Italian wine, both red and white, under the Campi Flegrei DOC appellation comes from this area. Grapes destined for DOC production must be harvested up to a maximum yield of 12 tonnes/hectare for red grape varieties, and 13 tonnes/ha for white grape varieties. The finished wines need to be fermented to a minimum alcohol level of 11.5% for reds and 10.5% for whites. While most Campi Flegrei wines are blends, varietal wines can be made from individual varieties, provided the variety used comprises at least 90% of the blend and the wine is fermented to at least 12% alcohol for reds and 11% for whites.
Red Campi Flegrei is a blend of 50–70% Piedirosso, 10–30% Aglianico and/or Sciascinoso and up to 10% of other local (both red and white) grape varieties. The whites are composed of 50–70% Falanghina, 10–30% Biancolella and/or Coda di Volpe, with up to 30% of other local white grape varieties.
Campi Flegrei has had strategic and cultural importance.
- The area was known to the ancient Greeks, who had a colony nearby at Cumae, the seat of the Cumaean Sibyl.
- The beach of Miliscola, in Bacoli, was the Roman military academy headquarters.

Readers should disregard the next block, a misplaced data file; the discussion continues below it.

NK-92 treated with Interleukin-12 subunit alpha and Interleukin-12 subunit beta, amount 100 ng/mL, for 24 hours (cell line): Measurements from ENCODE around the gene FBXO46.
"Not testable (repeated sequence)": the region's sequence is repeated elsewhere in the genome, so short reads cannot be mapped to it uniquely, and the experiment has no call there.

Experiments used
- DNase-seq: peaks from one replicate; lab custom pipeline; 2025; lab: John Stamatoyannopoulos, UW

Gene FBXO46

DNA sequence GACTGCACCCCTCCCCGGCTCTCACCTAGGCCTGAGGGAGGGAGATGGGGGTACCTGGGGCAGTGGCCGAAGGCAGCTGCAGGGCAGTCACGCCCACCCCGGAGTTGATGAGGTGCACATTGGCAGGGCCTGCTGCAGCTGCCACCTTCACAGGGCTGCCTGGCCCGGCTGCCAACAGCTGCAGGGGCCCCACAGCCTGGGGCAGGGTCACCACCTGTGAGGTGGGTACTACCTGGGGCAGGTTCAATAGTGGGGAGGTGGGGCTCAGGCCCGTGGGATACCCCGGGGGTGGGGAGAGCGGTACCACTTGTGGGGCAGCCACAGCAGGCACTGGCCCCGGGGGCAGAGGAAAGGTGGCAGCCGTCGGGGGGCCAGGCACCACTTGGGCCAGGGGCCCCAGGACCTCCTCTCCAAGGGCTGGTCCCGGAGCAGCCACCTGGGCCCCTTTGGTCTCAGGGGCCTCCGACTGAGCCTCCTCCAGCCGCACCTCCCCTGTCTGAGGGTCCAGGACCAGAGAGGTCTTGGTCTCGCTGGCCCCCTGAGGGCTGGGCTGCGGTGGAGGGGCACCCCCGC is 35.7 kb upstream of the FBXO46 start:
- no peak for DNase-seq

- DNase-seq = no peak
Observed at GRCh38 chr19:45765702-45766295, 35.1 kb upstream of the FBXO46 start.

- Lake Avernus was believed to be the entrance to the underworld, and is portrayed as such in the Aeneid of Virgil. During the civil war between Octavian and Antony, Agrippa tried to turn the lake into a military port, the Portus Julius.
- Baiae, now lying underwater, was a fashionable coastal resort and was the site of summer villas of Julius Caesar, Nero, and Hadrian (who died there).
- In Pozzuoli is the Flavian Amphitheatre, the third-largest Italian amphitheatre after the Colosseum and the Capuan Amphitheatre.
- The Via Appia passed through the comune of Quarto, entirely built on an extinguished crater.
- The Cave of Dogs, a famous tourist attraction during the early modern period, is on the eastern side of the Fields.
- Europe's youngest mountain, Monte Nuovo, is here. A WWF oasis lies beside the enormous Astroni crater.
- The tombs of Agrippina the Elder and Scipio Africanus are here.
- At Baiae, now in the comune of Bacoli, the most ancient hot spring complex was built for the richest Romans. It included the largest ancient dome in the world before the construction of the Roman Pantheon.
- Astronomical broadcaster and writer Patrick Moore used to cite these Fields as an example of why the impact craters on the Moon must be of volcanic origin, which was thought to be the case until the 1960s.
- There is a theory that the Campanian Ignimbrite super-eruption around about 39,280 ± 110 years ago contributed to the demise of Neanderthal Man, based on evidence from Mezmaiskaya cave in the Caucasus Mountains of southern Russia.
- List of volcanoes in Italy
- Phlegra (mythology)
- Phlegraean Islands: in the same geologic area
- Campanian Ignimbrite Eruption